Link to Pubmed [PMID] – 19395491
Link to DOI – 10.1128/JB.01813-08
J Bacteriol 2009 Jul; 191(13): 4070-81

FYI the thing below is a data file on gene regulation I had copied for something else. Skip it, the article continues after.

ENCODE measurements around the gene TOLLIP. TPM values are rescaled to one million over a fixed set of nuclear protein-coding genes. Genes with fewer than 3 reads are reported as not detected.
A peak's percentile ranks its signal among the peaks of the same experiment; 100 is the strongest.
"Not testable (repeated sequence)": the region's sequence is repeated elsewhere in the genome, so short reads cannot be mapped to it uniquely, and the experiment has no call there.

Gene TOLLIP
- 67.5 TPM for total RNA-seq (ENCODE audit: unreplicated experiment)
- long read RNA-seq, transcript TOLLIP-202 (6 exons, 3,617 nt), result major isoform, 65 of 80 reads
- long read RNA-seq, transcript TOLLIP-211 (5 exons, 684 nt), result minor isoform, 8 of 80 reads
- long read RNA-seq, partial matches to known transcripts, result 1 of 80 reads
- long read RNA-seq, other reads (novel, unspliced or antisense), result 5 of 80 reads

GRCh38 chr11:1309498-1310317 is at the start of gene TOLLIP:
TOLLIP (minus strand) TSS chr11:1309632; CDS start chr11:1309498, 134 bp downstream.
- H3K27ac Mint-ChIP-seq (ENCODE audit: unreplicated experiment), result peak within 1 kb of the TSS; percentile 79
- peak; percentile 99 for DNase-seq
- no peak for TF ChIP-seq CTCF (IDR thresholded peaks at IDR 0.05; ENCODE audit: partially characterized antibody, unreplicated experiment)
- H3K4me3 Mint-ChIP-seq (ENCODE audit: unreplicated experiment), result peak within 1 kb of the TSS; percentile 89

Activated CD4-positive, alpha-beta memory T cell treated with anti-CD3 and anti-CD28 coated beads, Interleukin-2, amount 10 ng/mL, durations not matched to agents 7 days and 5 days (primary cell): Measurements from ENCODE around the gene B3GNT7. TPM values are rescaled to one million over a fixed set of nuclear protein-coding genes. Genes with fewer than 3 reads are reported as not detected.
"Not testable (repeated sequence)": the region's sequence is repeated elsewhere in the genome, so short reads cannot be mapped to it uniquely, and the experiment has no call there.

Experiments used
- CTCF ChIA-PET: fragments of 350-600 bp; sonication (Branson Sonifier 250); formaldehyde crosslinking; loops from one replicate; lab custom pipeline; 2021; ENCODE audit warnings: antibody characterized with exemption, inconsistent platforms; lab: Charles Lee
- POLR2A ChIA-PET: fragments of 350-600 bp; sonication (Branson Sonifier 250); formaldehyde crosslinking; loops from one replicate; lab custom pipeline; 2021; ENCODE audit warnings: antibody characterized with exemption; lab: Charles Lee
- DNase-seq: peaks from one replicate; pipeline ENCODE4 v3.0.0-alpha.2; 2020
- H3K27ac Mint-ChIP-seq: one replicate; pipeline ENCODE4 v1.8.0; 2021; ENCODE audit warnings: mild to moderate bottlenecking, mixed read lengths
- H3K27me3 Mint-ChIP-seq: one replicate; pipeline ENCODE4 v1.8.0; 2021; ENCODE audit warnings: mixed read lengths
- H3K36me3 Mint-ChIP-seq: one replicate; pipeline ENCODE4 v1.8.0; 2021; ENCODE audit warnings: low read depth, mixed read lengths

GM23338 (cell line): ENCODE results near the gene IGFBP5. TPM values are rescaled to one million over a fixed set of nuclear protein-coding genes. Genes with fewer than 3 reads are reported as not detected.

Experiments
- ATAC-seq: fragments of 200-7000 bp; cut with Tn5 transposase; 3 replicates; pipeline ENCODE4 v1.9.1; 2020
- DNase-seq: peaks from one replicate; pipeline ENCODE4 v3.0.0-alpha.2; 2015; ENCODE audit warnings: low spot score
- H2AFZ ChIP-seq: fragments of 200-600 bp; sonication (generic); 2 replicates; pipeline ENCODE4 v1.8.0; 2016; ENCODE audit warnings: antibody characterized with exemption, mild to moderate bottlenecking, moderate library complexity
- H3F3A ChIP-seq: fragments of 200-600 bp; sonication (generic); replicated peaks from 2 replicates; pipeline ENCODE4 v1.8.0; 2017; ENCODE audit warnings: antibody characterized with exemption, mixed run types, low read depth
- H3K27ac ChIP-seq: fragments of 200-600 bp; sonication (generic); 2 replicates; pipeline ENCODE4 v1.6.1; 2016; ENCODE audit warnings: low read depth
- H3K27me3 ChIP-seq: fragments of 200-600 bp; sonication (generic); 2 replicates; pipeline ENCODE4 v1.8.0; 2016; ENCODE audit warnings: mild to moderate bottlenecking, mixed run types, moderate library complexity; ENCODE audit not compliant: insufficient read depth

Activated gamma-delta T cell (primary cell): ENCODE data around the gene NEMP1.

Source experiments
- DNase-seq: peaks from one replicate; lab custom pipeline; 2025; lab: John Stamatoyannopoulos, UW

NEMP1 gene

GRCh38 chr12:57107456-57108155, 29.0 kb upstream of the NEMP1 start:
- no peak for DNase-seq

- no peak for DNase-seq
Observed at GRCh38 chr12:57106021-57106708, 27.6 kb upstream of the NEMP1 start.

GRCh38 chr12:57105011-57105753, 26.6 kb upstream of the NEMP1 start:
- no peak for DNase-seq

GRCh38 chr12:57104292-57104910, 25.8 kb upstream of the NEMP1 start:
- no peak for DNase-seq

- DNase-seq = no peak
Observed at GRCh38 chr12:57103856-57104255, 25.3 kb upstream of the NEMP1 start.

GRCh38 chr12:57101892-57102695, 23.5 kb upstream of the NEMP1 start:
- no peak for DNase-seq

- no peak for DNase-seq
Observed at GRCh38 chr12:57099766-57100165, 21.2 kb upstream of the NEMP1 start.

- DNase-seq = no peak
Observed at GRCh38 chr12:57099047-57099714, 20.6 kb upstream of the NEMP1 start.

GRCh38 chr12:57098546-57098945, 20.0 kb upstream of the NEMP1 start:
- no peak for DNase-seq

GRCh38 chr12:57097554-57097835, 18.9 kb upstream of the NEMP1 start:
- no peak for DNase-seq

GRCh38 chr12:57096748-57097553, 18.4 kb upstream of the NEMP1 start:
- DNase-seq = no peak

Staphylococcus aureus is a common human cutaneous and nasal commensal and a major life-threatening pathogen. Adaptation to the different environments encountered inside and outside the host is a crucial requirement for survival and colonization. We identified and characterized a eukaryotic-like serine/threonine kinase with three predicted extracellular PASTA domains (SA1063, or Stk1) and its associated phosphatase (SA1062, or Stp1) in S. aureus. Biochemical analyses revealed that Stk1 displays autokinase activity on threonine and serine residues and is localized to the membrane. Stp1 is a cytoplasmic protein with manganese-dependent phosphatase activity toward phosphorylated Stk1. In-frame deletions of the stk1 and stp1 genes were constructed in S. aureus strain 8325-4. Phenotypic analyses of the mutants revealed reduced growth of the stk1 mutant in RPMI 1640 defined medium that was restored when adenine was added to the medium. Furthermore, the stk1 mutant displayed increased resistance to Triton X-100 and to fosfomycin, suggesting modifications in cell wall metabolism. The stk1 mutant was tested for virulence in a mouse pyelonephritis model and found to be strongly reduced for survival in the kidneys (approximately 2-log-unit decrease) compared to the parental strain. Renal histopathological analyses showed severe inflammatory lesions in mice infected with the parental S. aureus SH1000 strain, whereas the Deltastk1 mutant led to only minimal renal lesions. These results confirm the important role of Stk1 for full expression of S. aureus pathogenesis and suggest that phosphorylation levels controlled by stk1 are essential in controlling bacterial survival within the host.